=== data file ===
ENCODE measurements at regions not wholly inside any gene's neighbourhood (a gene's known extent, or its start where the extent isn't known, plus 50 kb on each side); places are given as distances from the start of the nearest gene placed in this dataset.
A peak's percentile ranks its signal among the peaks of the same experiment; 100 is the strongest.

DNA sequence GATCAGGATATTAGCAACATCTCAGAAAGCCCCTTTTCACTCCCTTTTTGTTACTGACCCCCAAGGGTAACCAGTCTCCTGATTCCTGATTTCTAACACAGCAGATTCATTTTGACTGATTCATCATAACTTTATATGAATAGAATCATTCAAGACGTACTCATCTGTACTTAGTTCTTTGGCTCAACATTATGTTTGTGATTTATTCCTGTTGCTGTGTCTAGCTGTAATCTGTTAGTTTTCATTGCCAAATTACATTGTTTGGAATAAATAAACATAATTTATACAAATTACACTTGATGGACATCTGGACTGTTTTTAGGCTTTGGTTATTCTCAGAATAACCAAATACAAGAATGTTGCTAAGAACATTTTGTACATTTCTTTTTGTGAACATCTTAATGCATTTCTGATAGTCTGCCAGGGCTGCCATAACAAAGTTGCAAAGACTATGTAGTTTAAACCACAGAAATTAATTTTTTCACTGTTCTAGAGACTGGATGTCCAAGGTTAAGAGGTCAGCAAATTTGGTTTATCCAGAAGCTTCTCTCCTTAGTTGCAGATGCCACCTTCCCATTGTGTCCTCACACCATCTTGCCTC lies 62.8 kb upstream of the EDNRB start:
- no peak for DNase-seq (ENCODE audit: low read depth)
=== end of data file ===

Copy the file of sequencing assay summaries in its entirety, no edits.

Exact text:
ENCODE measurements at regions not wholly inside any gene's neighbourhood (a gene's known extent, or its start where the extent isn't known, plus 50 kb on each side); places are given as distances from the start of the nearest gene placed in this dataset.
A peak's percentile ranks its signal among the peaks of the same experiment; 100 is the strongest.

DNA sequence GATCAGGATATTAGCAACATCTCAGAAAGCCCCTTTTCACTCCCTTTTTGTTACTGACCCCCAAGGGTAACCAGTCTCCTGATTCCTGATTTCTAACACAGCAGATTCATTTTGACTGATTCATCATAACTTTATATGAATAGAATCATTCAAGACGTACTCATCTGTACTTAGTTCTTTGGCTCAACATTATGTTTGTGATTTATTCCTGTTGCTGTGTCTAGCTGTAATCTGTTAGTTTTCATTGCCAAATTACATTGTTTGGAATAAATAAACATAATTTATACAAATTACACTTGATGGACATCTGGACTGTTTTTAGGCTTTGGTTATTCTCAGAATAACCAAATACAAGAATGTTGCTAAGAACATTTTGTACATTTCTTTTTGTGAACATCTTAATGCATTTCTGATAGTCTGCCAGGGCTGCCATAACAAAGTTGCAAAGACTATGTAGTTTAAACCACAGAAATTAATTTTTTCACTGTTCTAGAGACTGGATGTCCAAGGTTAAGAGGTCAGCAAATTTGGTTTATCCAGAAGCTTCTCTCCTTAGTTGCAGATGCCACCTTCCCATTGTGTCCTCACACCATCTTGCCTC lies 62.8 kb upstream of the EDNRB start:
- no peak for DNase-seq (ENCODE audit: low read depth)